In other news, Diabetes Ireland warned that the health service was struggling to cope with the number of people seeking treatment for diabetes. HSE services were becoming ‘simply overwhelmed', the charity said.

Meanwhile the Irish Nurses and Midwives Organisation claimed that in the previous four weeks, over 1,300 patients had been placed on beds or trolleys in hospital inpatient wards when those wards were already considered full.

And Wicklow woman, Marie Fleming, who was in the terminal stages of multiple sclerosis, lost a Supreme Court appeal in which she had been fighting for the right to end her own life with assistance. (She passed away at the end of the year.)

May:

The Government published draft legislation to clarify the legal position on abortion where the mother's life is at risk. The Protection of Life in Pregnancy Bill stated that terminations could occur when there was a real and substantial threat to the mother's life, including the threat of suicide.

Donal Walsh (16), who had battled cancer for four years and who had openly appealed to young people not to take their own lives, passed away in his home in Blennerville in Kerry, surrounded by his parents and sister. He had openly admitted that he was angry with young people who considered suicide as he had been ‘given a timeline' on the rest of his life. He urged people to appreciate what they have and know that ‘there are always other options and help is always there'.

A radical hospital revamp was announced by the Minister for Health, which would see the country's hospitals being organised into six groups, and smaller hospitals having some major services transferred to larger centres.

US actress, Angelina Jolie, admitted to having undergone a double mastectomy earlier in the year after discovering she had an 87% increased risk of developing breast cancer due to the fact that she carries a faulty version of the BRCA1 gene.

A Prime Time documentary caused uproar around the country, due to its disturbing footage of staff mistreating babies and toddlers in three creches. A Breach of Trust showed children being shouted at, cursed at and threatened. Some children were also strapped into chairs for long periods - up to two hours in some cases - with no stimulation. Others were manhandled and held down at naptime.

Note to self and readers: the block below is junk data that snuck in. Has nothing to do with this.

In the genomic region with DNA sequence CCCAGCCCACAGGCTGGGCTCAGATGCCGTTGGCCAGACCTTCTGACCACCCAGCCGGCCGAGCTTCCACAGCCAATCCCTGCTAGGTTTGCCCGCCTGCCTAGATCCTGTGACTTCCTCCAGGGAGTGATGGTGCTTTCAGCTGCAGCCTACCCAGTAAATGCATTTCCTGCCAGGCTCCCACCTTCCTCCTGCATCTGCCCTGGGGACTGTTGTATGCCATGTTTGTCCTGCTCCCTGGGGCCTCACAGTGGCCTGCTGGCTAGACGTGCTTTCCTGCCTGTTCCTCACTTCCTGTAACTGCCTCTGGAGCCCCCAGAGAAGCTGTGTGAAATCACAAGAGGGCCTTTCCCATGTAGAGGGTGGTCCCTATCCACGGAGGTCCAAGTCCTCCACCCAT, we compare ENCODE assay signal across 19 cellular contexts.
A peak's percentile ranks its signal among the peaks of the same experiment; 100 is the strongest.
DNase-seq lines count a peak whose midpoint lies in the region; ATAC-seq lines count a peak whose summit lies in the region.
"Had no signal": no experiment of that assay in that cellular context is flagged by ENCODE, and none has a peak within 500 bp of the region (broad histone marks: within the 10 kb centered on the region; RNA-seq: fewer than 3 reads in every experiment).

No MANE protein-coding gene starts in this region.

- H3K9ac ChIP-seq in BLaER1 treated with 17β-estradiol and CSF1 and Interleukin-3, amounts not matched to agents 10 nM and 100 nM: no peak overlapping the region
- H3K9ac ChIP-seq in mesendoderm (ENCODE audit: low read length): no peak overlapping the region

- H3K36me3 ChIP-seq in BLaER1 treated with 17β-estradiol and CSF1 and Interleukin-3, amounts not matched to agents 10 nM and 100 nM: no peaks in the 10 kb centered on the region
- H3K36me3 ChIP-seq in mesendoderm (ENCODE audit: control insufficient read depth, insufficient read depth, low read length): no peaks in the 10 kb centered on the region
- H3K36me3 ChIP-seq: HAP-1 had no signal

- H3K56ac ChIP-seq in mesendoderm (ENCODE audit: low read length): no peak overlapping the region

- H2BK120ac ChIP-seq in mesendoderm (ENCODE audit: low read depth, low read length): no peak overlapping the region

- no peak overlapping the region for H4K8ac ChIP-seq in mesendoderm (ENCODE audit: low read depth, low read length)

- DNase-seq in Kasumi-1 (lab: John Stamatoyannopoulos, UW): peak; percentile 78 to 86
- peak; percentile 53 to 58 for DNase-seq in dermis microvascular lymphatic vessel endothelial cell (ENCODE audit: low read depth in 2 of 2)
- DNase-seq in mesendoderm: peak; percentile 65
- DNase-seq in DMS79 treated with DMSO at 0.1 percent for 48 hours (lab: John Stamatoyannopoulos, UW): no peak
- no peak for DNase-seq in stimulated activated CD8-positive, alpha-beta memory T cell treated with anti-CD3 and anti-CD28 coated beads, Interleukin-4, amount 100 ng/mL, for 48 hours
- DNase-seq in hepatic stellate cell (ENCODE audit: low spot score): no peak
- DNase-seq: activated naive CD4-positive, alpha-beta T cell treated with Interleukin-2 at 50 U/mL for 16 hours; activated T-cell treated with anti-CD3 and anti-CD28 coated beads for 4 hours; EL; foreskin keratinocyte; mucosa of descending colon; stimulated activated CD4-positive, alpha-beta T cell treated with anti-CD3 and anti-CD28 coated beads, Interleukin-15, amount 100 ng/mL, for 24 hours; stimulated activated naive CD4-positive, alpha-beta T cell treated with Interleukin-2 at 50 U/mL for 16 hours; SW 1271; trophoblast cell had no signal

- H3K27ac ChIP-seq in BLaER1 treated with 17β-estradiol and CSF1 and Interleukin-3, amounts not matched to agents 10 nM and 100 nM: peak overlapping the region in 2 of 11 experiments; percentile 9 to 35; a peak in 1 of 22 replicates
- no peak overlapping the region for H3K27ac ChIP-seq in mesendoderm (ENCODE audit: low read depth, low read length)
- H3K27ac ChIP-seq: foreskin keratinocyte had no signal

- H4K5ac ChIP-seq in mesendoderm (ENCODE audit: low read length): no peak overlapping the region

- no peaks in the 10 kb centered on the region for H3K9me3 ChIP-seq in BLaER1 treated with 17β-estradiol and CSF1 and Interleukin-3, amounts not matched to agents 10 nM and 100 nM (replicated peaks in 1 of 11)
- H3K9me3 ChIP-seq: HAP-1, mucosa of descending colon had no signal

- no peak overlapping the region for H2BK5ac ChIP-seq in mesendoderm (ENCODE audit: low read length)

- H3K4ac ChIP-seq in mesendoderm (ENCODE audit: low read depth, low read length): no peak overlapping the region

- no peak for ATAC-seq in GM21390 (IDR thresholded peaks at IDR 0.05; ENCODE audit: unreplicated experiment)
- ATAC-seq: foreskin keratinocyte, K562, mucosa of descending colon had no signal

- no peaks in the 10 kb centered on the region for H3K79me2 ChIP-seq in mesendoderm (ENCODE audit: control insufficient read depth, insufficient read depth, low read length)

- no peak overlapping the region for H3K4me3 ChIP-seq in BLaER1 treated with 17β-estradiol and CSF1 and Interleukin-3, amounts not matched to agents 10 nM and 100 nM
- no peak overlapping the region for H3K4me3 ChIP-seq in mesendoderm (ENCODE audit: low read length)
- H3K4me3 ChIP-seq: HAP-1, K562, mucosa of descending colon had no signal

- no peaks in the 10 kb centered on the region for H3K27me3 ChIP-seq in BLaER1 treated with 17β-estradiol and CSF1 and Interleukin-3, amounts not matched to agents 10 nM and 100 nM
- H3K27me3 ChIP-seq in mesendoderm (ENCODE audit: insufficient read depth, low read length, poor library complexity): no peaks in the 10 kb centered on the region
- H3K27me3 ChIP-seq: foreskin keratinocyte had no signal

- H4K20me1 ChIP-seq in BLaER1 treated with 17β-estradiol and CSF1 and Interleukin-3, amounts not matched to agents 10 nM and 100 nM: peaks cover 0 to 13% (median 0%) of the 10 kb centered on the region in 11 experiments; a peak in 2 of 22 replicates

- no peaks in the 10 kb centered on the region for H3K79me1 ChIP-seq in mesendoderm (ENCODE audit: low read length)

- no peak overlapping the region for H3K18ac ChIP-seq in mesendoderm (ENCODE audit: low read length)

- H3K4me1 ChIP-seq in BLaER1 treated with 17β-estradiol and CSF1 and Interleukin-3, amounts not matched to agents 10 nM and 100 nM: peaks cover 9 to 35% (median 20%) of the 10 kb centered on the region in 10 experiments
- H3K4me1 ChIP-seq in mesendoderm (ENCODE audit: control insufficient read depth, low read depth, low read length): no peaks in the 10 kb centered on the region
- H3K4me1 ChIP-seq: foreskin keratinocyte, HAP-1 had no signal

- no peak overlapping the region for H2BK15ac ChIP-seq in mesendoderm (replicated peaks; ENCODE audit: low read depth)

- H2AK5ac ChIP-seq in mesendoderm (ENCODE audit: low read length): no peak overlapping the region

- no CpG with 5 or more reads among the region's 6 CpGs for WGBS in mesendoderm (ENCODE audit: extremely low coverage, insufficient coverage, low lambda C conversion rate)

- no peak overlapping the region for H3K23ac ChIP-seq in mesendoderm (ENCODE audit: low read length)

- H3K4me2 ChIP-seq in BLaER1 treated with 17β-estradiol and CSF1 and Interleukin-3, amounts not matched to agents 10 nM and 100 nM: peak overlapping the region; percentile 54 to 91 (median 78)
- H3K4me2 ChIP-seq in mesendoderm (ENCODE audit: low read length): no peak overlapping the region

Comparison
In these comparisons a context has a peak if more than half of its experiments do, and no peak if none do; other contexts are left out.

June:

A new study from Galway found that cutbacks in autism services were leading to increased stress levels among parents.

Meanwhile, for the first time in decades, a case of leprosy was recorded in Ireland.

A new report commissioned by the Irish Cancer Society found that Irish men are at greater risk of getting cancer and dying from it than women.

The Government published the Protection of Life During Pregnancy Bill, which listed 25 hospitals as designated centres for abortions.

The public was finally allowed to see the HSE's report into the death of Savita Halappanavar. It identified inadequate assessment and monitoring, failure to offer all management options and non-adherence to clinical guidelines relating to the prompt and effective management of sepsis on the part of University Hospital Galway (UHG) as the factors that led to the death of Ms Halappanavar in October 2012.

July:

Waiting lists continued to rise, with the latest figures showing that the total number of patients waiting over six months for inpatient and day treatment had jumped by 96% since the end of 2012. Figures also showed that over 91,000 people were waiting for at least 12 months for an outpatient appointment in a public hospital.

Praveen Halappanavar confirmed that he would be suing the HSE for alleged negligence in relation to the death of his wife, Savita, in Galway University Hospital in 2012.